Consciousness: RNA seems to transfer memory (General)

by David Turell @, Tuesday, May 15, 2018, 19:44 (9 days ago) @ David Turell

From work in snails, some shocked, some not:

https://www.the-scientist.com/?articles.view/articleNo/54565/title/RNA-Moves-a-Memory-F...


"Researchers have transferred a memory from one snail to another via RNA, they report today. If confirmed in other species, the finding may lead to a shift in scientists’ thinking about how memories are made—rather than cemented in nerve-cell connections, they may be spurred on by RNA-induced epigenetic changes.

***

"The team found that the snail synapses built to “store” a memory weren’t necessarily the synapses that were removed from the neural circuits in the memory-erasing experiments.
“It was completely arbitrary which synaptic connections got erased,” Glanzman says. “That suggested maybe the memory wasn’t stored at the synapse but somewhere else.”

***

"In his team’s latest experiments, Glanzman and his colleagues zapped snails’ tails, then pulled the abdominal neurons from the shocked snails, extracted their RNA, dissolved the RNA into deionized water, and injected the solution into the necks of snails that had never been shocked.

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"DNA methylation appeared to be essential for the transfer of the memory among snails. When Glanzman and his colleagues blocked DNA methylation in snails getting RNA from shocked ones, the injected snails withdrew their siphons for only a few seconds when tapped on the siphon.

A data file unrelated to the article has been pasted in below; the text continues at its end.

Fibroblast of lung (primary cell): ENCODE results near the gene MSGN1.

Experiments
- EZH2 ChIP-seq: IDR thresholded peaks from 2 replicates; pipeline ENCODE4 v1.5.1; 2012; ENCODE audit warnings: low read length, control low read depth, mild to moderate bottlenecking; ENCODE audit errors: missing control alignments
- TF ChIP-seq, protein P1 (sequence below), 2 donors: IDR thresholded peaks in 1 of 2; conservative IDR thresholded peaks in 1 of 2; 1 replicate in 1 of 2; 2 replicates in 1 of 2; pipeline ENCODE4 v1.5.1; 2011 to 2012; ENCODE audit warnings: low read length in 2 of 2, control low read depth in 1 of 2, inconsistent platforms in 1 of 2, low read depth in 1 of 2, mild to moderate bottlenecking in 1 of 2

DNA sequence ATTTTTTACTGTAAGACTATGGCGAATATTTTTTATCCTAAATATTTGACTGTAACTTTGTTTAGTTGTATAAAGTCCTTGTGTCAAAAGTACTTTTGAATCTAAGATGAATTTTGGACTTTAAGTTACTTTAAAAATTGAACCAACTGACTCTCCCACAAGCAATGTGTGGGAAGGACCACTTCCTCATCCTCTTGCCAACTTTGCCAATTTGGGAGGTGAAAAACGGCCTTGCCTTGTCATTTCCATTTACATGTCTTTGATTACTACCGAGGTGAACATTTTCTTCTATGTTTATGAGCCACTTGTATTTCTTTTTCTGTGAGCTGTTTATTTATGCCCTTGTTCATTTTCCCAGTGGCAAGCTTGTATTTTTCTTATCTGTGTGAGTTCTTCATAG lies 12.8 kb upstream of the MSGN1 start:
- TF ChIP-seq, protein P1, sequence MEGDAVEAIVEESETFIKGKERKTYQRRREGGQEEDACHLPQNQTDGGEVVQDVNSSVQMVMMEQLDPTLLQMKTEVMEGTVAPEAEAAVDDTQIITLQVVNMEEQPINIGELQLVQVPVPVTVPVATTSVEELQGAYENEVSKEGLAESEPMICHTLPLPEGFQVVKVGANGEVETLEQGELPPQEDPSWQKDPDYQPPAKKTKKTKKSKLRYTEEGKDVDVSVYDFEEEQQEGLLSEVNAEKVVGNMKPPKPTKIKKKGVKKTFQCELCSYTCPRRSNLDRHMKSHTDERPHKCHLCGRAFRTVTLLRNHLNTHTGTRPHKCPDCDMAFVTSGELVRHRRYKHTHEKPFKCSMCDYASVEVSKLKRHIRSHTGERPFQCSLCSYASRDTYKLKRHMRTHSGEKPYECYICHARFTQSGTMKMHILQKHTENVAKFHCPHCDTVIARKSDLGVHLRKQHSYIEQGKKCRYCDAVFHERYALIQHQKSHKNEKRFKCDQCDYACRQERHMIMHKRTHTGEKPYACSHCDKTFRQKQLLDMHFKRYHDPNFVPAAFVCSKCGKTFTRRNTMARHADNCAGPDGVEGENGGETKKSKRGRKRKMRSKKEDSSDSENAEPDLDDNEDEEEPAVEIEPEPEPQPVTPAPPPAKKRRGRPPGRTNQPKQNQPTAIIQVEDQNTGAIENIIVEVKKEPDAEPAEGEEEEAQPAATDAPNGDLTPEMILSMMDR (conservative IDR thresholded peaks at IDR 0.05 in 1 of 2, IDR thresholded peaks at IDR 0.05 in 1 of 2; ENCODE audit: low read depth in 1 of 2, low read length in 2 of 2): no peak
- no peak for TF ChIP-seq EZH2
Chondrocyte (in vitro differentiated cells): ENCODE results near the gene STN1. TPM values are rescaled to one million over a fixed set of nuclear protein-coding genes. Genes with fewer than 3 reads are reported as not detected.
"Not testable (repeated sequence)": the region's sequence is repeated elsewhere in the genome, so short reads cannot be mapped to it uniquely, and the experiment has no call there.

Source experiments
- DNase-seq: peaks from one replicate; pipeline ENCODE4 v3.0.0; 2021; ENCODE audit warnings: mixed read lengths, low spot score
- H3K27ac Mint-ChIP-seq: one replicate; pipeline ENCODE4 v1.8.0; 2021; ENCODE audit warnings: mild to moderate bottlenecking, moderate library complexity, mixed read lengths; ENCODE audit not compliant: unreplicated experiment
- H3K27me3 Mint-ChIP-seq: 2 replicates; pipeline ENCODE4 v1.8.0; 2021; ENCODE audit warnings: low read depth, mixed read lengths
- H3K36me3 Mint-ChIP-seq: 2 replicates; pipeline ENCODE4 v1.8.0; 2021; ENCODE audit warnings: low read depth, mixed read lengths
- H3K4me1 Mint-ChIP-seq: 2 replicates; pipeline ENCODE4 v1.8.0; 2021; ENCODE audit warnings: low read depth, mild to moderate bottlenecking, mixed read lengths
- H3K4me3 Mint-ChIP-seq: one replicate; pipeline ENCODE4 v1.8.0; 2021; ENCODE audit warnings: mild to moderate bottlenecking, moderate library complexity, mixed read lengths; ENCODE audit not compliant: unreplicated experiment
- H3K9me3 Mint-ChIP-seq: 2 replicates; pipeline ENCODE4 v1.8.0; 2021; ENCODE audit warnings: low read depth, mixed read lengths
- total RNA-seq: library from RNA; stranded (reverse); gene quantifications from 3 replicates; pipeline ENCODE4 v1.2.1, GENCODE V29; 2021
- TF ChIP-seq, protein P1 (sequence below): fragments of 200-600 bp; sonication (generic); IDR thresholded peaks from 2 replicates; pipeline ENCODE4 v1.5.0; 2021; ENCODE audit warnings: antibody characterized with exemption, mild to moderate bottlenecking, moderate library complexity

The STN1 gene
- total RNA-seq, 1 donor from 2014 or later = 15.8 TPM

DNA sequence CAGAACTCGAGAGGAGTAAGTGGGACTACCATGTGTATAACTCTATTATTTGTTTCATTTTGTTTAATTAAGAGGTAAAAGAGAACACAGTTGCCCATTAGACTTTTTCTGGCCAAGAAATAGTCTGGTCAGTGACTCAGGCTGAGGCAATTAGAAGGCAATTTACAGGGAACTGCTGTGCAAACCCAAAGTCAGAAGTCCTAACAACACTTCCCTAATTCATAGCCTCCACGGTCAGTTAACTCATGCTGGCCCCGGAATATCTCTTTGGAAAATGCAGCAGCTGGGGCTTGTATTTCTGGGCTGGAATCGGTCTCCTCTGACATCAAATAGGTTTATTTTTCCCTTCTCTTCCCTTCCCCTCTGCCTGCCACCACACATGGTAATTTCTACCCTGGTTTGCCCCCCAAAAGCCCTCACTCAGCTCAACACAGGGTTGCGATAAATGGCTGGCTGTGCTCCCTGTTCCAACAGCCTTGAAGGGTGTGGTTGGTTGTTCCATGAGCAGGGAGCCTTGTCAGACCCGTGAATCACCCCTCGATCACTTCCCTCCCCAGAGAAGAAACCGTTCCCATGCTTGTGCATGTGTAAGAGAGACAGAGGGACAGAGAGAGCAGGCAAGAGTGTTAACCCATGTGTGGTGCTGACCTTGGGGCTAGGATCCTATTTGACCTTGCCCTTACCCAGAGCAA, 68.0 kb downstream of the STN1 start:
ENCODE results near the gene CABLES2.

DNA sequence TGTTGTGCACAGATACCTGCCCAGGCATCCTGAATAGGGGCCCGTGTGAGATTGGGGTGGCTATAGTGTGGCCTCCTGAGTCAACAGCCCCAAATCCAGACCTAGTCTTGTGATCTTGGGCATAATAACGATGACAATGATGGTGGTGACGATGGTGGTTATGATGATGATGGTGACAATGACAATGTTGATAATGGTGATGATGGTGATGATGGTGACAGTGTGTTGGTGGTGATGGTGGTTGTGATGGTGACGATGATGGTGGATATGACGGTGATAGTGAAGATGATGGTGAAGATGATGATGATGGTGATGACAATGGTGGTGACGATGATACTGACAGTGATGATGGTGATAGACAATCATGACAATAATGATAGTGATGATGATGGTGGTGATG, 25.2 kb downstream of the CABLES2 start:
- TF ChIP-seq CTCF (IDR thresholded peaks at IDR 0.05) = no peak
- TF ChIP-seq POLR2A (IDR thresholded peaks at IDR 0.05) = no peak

"Glanzman wanted to know if the RNA from shocked snails actually affected the neuronal connections of the snails receiving the injections any differently than RNA from nonshocked snails. So, in a third test, he and his team removed sensory neurons from nonshocked snails, cultured the cells in a dish, and then exposed the cells to RNA from shocked snails. Zapping the culture with a bit of current excited the sensory neurons much more than neurons treated with RNA from nonshocked snails. RNA from shocked snails also enhanced a subset of synapses between sensory and motor neurons in vitro, suggesting it was indeed the RNA that transported the memory, Glanzman explains.

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"Glanzman says that in his next experiments he will attempt to identify the RNAs involved, and he has an idea for the mechanism, too. The memory is not stored in the RNA itself, he speculates—instead, noncoding RNA produces epigenetic changes in the nucleus of neurons, thereby storing the memory.

“'This idea is probably going to strike most of my colleagues as extremely improbable,” Glanzman says. “But if we’re right, we’re just at the beginning of understanding how memory works.'”

Comment: Perhaps some memory is not carried by nerves to start but is stored by DNA causing methylation in the neuron. It is obvious molecules can carry information and impart it. This does not indicate intelligence is required.


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